International travel and identity have always been a huge part Christian’s work; his ethos is that the location makes the project. One of the more unexpected inspiration sources, he says, is the houses of worship in the places he visits. “I meditate a lot. I value moments spent in religious spaces and I often visit them when I travel, even if I don’t know anything about the belief being practiced. I just love the moment of calm and peace and watching how users interact with the space. It helps me to understand the local culture. I know it sounds like the opposite of fashion – and I do worship shopping – but I have diversity in my personality which I often try to use to understand the best solution for my projects. I can’t help it,” he laughs. “I’m a Gemini.”
Throughout his career, Christian has always travelled back to Lebanon and is excited to be a part of its rebuild since the War. In 2015 he returned to design the interiors of the multilevel shopping centre. “It was a very challenging but rewarding project. We created multi-brand interiors over six floors with a restaurant, a spa and an art gallery. We worked with the best manufacturers in Italy to create it. Every time I go back to see it, I can feel how I’ve contributed to the growth of the country after the War.”
Since going out on his own, Christian has diversified his client pool to avoid being pigeon-holed at the very top-end of a very established market, a change he says has been a really defining decision in his career. One of his most rewarding collaborations has been with Alexander Wang who approached him as an emerging designer hoping to grow his brand in Asia. “It was an amazing opportunity to work with someone young, fun, creative and upcoming. He would send me photos of things like side-walks as inspiration. And that’s the part of the collaborative process that I really love: working really closely with Creative Directors, trying to guess what’s in their mind and then translate it into architecture.”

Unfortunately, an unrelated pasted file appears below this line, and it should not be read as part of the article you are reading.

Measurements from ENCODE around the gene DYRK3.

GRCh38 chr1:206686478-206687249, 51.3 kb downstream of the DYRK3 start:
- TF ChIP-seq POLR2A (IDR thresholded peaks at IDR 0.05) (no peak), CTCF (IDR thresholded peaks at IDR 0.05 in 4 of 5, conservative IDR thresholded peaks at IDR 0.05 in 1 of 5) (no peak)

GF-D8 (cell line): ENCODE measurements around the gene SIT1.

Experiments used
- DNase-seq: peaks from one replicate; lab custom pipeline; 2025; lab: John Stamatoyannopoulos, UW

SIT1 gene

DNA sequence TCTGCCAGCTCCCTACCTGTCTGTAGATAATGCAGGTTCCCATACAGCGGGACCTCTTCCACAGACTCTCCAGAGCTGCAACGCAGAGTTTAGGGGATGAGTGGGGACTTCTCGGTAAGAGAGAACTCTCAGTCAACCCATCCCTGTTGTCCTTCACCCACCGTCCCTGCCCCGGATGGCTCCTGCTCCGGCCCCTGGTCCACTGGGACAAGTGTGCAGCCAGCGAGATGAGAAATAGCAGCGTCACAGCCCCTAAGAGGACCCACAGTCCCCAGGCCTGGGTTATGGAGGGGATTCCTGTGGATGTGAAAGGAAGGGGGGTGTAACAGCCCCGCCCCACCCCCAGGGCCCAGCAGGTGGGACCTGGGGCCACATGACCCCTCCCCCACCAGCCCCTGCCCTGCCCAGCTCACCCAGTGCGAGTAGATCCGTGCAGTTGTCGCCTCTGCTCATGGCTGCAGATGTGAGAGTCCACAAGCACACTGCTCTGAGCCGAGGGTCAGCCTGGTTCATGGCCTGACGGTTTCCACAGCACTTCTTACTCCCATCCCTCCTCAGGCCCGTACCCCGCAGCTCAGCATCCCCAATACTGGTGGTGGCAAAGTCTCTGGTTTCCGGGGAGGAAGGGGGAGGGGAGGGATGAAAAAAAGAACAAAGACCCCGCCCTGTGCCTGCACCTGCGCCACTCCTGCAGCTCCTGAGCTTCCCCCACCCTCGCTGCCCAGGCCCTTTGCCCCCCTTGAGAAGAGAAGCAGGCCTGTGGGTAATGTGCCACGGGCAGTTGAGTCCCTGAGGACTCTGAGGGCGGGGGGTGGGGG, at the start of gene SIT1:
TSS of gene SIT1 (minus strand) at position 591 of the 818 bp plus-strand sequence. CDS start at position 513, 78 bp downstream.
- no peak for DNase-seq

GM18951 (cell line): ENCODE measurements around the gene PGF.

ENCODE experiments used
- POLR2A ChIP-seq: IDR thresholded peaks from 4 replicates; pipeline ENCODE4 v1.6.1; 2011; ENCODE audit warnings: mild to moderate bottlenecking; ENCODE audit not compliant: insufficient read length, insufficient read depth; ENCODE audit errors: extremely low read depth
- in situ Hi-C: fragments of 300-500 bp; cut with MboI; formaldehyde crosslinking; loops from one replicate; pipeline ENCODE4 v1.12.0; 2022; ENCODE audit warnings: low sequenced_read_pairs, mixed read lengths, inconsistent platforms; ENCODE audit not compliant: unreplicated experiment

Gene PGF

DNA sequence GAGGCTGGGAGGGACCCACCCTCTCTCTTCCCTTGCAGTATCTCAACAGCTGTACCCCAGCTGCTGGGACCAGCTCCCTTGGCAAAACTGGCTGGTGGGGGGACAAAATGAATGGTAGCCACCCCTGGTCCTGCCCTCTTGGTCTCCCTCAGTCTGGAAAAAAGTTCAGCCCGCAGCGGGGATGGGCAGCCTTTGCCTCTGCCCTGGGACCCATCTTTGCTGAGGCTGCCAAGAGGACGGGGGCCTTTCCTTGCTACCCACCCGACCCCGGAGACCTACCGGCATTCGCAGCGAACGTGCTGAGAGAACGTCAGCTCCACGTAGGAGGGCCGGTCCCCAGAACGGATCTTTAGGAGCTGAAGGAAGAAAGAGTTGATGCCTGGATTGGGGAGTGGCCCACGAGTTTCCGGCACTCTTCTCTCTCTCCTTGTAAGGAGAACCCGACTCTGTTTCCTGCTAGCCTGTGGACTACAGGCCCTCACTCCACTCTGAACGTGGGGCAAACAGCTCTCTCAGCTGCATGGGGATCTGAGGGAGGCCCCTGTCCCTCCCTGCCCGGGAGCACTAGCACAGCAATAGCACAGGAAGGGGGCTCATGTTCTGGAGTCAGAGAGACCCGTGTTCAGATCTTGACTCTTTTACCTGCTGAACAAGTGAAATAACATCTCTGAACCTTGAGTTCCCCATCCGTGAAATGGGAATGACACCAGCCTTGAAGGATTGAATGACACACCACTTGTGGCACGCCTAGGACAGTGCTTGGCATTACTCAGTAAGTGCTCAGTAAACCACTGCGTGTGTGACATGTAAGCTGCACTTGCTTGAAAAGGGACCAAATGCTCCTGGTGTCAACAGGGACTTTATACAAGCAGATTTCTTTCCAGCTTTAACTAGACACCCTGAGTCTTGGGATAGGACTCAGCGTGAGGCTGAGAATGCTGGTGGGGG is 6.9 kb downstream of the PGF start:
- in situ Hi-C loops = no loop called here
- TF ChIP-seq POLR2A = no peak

The pandemic has been unsurprisingly challenging for Christian, with the impacts on New York being among COVID’s worst. “There was suddenly this external force stopping me from the work that I love doing and I was so unhappy. But I went back to France for a few months to reconnect with my family and, when I returned, New York was much safer. I’m seeing opportunities now, with a lot of brands looking to rethink their identities after the pandemic. I’m also really lucky that I’ve been able to stay connected with my team throughout this time and continue to interact with them every day. Many of them are young and emerging architects who I found through my occasional work in critiquing student studio projects. We’re like a family and we love learning from each other.”
“This is the dream,” Christian says.
Having regrouped after the worst of the pandemic, Christian’s studio is busy again with the period ahead and excited about new clients including a luxury lingerie brand, a jewellery store and a French cognac. On a personal level, he is excited to get back out and experience what he most enjoys: art. “I’ve been missing performing arts and art in general, as well as the social aspects that come with that. I’m lucky to have survived well through the pandemic but I’m ready to get back out enjoy New York. I read the New York Times every day and wonder when I will be able to get out and see something new! I have very hungry eyes.”
To connect with Christian, visit http://christianlahoude.com/, follow him on Instagram and sign up for his newsletter here.